position in Ceylon has yielded him ample opportunities for scientific inquiry in a field hitherto unwrought. Will he not afford us a larger measure of the results?
Mr. Jacobs' contribution to the discussion of the problems of dissemination does not end with his paper in the Congress Transactions. In Indian Fairy Tales he has added a third to the beautiful series of fairy-books for children—a third in every way worthy of its Celtic and English predecessors. The stories are as well selected and adapted, and the illustrations as full of charm as ever—an endless delight. But our business is with the notes. In them the author expresses his opinion that it has been proved that the incidents of drolls have been all derived from India, but that as regards the incidents of the "serious" tales further inquiry is needed. At the same time he asserts the Indian origin of some of these, and favours the presumption generally, "so far as the incidents are marvellous and of true fairy-tale character because of the vitality of animism or metempsychosis in India throughout all historic time". He is convinced that "the fairy-tales that are common to the Indo-European world were invented once for all in a certain locality, and thence spread to all the countries in culture-contact with the original source". And he holds that "so far as Europe has a common source of fairy-tales, it owes this to India". This last statement he qualifies to some extent by limiting the "common stock" of European tales to 30-50 per cent, of the whole, and reckoning them primarily as including all the beast-tales and most of the drolls; but though he thinks the evidence still lacking about the more serious fairy-tales, it is increasing with every fresh collection of folk-tales in India.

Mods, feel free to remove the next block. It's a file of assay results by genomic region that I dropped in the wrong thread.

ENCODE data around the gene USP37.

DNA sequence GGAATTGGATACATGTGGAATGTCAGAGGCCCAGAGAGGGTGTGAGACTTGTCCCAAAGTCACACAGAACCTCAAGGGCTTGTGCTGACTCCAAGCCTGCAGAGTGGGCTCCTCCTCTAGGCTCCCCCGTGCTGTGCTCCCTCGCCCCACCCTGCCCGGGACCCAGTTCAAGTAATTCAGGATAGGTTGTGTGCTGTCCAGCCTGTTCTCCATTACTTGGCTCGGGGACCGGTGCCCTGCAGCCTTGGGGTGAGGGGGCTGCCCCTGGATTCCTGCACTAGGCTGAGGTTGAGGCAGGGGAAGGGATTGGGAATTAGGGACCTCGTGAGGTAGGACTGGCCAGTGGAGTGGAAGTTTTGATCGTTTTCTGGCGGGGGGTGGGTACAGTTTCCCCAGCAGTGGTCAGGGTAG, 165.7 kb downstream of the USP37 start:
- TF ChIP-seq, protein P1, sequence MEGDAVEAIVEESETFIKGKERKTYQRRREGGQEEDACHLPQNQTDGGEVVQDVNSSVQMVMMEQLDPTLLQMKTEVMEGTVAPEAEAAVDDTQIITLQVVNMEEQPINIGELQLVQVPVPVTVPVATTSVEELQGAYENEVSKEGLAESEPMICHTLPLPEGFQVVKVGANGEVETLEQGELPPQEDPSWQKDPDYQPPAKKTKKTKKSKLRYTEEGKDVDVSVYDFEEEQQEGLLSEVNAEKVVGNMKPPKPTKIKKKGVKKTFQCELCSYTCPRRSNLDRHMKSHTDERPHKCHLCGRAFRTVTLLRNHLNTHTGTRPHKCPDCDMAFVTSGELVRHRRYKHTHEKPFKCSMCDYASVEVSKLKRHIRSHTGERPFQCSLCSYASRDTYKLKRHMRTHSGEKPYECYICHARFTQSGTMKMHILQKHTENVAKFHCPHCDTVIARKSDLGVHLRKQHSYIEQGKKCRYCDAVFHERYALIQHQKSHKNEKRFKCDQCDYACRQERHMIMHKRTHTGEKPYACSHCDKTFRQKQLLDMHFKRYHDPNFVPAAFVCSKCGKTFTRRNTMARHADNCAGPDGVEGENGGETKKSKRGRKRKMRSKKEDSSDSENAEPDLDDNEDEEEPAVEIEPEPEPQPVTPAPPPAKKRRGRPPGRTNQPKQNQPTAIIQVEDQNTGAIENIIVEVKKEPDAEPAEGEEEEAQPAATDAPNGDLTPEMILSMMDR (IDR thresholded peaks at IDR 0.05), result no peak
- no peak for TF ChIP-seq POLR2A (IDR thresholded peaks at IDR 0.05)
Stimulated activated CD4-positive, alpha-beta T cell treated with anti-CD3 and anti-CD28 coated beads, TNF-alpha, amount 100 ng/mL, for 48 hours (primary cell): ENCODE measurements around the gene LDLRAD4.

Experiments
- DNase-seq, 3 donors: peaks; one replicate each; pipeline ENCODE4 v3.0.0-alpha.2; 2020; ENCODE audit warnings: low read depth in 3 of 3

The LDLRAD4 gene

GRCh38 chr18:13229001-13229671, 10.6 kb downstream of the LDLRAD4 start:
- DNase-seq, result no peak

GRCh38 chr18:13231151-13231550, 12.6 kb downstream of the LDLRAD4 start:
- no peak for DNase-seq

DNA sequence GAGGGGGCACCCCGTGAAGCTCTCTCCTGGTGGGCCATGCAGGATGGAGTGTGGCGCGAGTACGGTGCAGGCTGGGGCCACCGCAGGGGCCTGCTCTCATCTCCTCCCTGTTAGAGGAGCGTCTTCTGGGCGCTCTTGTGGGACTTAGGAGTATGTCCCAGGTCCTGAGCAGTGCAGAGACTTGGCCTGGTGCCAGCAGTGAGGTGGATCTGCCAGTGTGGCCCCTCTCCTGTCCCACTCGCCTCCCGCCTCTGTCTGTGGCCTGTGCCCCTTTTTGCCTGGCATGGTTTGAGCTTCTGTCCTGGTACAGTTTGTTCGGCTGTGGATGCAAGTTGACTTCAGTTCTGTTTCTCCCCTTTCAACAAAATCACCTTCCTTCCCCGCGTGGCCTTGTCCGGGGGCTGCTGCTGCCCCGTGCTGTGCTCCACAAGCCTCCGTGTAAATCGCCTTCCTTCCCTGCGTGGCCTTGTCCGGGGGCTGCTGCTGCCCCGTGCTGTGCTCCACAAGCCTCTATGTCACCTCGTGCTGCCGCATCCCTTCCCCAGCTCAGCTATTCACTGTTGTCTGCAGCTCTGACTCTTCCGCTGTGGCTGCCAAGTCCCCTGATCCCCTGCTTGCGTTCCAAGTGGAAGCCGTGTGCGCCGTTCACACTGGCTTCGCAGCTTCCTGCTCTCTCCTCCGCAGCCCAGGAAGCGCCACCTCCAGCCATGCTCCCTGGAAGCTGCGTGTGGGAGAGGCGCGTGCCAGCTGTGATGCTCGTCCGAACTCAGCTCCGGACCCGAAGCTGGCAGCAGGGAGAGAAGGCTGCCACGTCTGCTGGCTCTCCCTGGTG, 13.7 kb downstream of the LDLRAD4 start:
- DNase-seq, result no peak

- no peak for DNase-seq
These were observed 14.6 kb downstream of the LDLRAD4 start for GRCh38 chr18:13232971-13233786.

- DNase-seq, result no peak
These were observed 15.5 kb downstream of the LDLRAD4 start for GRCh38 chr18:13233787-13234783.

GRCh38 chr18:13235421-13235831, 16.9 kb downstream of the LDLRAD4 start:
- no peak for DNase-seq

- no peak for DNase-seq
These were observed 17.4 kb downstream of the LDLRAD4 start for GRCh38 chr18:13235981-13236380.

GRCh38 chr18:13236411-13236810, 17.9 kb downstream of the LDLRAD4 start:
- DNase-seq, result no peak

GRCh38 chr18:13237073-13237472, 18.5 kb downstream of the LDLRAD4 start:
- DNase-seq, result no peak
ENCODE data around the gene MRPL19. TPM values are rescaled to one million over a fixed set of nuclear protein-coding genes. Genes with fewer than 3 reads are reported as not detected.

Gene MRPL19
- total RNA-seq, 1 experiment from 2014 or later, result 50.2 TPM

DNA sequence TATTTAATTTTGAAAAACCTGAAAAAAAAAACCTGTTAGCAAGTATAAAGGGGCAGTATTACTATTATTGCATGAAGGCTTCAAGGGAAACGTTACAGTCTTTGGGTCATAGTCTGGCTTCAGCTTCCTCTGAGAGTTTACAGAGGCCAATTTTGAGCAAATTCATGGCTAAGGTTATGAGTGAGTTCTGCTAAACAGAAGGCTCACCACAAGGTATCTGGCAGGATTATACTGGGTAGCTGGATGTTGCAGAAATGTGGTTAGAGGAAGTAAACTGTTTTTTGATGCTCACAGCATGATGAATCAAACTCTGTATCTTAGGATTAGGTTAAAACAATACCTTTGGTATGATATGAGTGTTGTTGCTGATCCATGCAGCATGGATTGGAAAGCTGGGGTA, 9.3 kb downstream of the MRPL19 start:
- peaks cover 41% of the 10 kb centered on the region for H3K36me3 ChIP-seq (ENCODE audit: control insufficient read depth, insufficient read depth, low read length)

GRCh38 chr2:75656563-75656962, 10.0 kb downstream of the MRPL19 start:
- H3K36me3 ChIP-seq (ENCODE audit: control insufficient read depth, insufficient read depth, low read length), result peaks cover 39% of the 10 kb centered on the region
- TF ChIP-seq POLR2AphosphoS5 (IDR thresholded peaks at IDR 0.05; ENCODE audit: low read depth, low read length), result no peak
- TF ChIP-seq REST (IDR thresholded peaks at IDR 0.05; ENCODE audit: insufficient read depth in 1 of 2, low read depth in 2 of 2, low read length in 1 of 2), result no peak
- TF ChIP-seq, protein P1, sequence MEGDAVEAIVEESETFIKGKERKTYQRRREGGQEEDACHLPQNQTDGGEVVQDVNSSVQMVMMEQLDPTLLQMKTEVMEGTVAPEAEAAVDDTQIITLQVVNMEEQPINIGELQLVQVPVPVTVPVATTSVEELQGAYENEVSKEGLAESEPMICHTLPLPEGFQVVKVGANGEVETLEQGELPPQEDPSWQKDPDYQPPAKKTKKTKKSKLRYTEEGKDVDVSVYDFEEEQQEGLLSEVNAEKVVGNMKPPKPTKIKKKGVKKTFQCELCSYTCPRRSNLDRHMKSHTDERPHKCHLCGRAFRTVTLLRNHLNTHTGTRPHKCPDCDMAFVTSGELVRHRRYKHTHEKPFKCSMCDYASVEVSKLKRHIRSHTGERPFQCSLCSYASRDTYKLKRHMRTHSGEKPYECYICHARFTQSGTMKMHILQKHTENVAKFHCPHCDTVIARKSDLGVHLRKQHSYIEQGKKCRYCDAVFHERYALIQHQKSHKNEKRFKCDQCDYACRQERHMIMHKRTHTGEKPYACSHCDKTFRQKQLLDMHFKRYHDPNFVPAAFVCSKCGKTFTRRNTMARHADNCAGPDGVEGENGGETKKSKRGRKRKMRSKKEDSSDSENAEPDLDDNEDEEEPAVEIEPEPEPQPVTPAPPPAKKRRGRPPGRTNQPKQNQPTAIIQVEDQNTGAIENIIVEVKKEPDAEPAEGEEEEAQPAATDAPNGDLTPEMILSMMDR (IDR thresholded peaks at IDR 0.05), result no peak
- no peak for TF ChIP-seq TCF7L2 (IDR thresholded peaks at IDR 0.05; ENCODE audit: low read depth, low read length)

This is an advance on the position he took up at the Congress: he is now more definitely committed to the theory of Indian, though not necessarily of Buddhist, origins. Let us examine one or two of the instances on which Mr. Jacobs relics. The story of the Demon of the